Company pledges to clean up oil that spilled from Bahamas facility damaged by Hurricane Dorian
BY ALEX SUNDBY
SEPTEMBER 8, 2019 / 1:03 PM / CBS NEWS
An energy company pledged Sunday to clean up oil that spilled from its facility in the Bahamas when Hurricane Dorian devastated parts of the island nation. Norwegian-based Equinor said it was unclear how big the spill was at its South Riding Point oil terminal on Grand Bahama.
CBS News correspondent Errol Barnett reported from outside the facility Saturday that domes on some of the structures were completely removed by Dorian. Oil was seen all around the area, and the smell was pungent, Barnett reported.
Equinor said security personnel were at the site identifying potential hazards. A security official told Barnett and his crew Saturday they were free to walk around inside the facility but that they would be doing so at their own risk.
Published on Sep 7, 2019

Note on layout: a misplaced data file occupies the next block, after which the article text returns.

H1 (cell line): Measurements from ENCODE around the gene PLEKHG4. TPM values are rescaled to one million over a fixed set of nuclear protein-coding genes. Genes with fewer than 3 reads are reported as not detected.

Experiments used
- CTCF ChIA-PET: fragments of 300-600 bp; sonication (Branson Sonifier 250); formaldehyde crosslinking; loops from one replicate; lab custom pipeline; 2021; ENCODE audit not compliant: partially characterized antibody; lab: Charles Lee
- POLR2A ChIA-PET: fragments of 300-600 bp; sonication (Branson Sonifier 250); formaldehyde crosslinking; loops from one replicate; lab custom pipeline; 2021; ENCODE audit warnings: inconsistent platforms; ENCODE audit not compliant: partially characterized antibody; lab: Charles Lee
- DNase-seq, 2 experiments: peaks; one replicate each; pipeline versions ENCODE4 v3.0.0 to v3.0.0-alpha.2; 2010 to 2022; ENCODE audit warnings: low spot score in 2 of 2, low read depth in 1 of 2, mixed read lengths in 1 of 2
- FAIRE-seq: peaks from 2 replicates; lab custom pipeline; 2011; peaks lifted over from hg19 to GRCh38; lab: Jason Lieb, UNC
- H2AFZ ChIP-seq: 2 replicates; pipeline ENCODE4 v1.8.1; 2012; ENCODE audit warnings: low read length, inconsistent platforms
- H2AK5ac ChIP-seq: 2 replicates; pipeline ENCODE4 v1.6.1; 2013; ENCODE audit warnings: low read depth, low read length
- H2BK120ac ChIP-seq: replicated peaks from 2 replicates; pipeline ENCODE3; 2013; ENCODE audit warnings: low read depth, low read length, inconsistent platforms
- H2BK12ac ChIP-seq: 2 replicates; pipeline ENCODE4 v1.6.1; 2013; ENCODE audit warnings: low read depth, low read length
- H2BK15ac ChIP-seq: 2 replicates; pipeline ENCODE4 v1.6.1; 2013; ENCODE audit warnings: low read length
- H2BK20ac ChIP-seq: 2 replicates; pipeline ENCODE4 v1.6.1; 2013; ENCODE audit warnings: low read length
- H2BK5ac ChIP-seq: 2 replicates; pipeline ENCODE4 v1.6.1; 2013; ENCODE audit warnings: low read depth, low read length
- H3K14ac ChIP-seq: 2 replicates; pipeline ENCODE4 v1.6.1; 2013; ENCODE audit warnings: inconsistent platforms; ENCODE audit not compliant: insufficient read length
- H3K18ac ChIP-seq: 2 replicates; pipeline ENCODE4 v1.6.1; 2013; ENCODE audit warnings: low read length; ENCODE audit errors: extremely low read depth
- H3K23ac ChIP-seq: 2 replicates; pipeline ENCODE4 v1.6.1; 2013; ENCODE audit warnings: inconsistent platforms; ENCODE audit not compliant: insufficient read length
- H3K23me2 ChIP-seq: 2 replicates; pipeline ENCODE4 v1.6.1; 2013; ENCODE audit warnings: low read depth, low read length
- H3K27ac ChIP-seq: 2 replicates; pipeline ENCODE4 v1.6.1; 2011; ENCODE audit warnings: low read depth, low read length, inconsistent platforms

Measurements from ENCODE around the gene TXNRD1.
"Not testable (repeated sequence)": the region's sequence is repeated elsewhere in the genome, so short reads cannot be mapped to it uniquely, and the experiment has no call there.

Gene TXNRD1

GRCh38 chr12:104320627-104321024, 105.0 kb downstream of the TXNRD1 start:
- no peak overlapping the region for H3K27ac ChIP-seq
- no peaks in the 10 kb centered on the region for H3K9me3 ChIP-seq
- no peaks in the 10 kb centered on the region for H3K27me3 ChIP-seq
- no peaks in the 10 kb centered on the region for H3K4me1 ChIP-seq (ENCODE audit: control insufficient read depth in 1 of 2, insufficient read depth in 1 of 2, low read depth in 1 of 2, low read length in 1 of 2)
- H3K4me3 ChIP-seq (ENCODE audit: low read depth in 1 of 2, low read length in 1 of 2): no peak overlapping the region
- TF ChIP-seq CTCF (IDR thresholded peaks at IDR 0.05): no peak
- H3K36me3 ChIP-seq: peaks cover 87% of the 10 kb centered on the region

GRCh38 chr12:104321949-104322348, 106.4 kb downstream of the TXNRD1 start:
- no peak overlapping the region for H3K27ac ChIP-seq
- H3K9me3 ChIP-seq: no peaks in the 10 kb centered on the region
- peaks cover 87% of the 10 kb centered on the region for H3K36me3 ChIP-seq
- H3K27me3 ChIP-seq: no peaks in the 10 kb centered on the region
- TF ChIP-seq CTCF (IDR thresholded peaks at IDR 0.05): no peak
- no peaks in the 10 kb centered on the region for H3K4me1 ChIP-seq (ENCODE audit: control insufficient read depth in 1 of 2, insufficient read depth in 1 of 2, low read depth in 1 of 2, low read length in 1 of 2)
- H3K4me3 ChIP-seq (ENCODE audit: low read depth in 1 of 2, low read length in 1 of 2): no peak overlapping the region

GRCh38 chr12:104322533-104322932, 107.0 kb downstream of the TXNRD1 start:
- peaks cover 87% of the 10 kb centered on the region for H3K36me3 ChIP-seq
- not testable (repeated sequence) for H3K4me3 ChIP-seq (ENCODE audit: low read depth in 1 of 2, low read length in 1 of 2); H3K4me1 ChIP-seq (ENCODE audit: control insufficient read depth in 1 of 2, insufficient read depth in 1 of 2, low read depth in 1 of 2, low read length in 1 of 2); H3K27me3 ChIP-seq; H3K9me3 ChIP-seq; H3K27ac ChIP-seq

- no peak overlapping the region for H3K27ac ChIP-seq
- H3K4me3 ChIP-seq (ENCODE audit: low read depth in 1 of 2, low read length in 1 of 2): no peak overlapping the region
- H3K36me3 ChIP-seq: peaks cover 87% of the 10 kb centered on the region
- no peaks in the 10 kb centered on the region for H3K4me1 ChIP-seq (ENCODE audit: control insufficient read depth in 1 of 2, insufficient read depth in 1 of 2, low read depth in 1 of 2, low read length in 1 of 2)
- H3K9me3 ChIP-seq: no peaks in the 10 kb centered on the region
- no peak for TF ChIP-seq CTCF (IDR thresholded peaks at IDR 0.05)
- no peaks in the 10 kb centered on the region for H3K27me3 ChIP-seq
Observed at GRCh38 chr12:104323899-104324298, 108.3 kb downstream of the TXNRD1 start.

A leak at an oil facility caused by hurricane Dorian has seeped into the ocean and could end in a 'socioeconomic tragedy'.Hurricane Dorian killed at least 30 people after it struck the Bahamas as a Category 5 storm with winds as fast as 185mph. The oil tanks at the Equinor South Riding Point oil facility in High Rock were severely damaged, causing a large spill. Equinor confirmed that on the day of the hurricane there were 294million litres of oil on site.While the company hasn't confirmed whether any of the spillage has seeped into the sea, aerial footage of the ocean suggests it has. The land surrounding the facility, which sits directly on the shoreline, has been drenched in oil and the white tanks have been stained black.Some of the tanks' domes have even been torn off by the hurricane. Sam Teicher, founder of coral growing operation Coral Vita, told Gizmodo: 'I didn’t smell the oil until we got closer to the slick on the highway, but once you were there, it was pretty apparent, which is saying something considering that earlier and later in the day, you could definitely smell death from the hurricane.'So to be distracted from the smell of death by the smell of oil was quite a transition.'Equinor released a statement saying they would be sending a cleanup team over as soon as possible amid concerns of the possibility of a fire as temperatures in the area increase. Grand Bahama's water supply is limited and the country mainly relies on its aquifers (underground layers of water-bearing rock).If the spilt oil sinks far enough into the ground, drinking water will become contaminated with toxic petroleum, Half of the homes in the Bahamas were destroyed or severely damaged, racking up a total of $7billion in insured and uninsured property losses, according to a Thursday estimate from the catastrophe modelers Karen Clark & Co The corpse of a man buried under debris today after Hurricane Dorian hit the Abaco Islands in Marsh Harbour, the Bahamas Once luxurious homes in the town of Marsh Harbour lie completely destroyed after the hurricane tore through the islands Debris from houses is scattered across the landscape and sinks into the water, while a boat has been hurled ashore by the windsThe country relies heavily on its marine life for both food and economy and an oil spill in the sea could spell trouble if coral and fish are poisoned. Teicher added: 'This is not just an ecological tragedy, but, it’s a socioeconomic tragedy as well.'The storm struck the island chain as a catastrophic Category 5 hurricane on Sunday and stalled over Abaco and Grand Bahama for the following two days as 185mph winds and torrential rains ravaged countless communities. Up to 70,000 people in the Bahamas are in need of 'life-saving assistance' while Great Abaco is said to be virtually uninhabitable, with bodies piled up and witnesses say there is a 'smell of death' with corpses floating in the water. A woman comforts a man who cries after discovering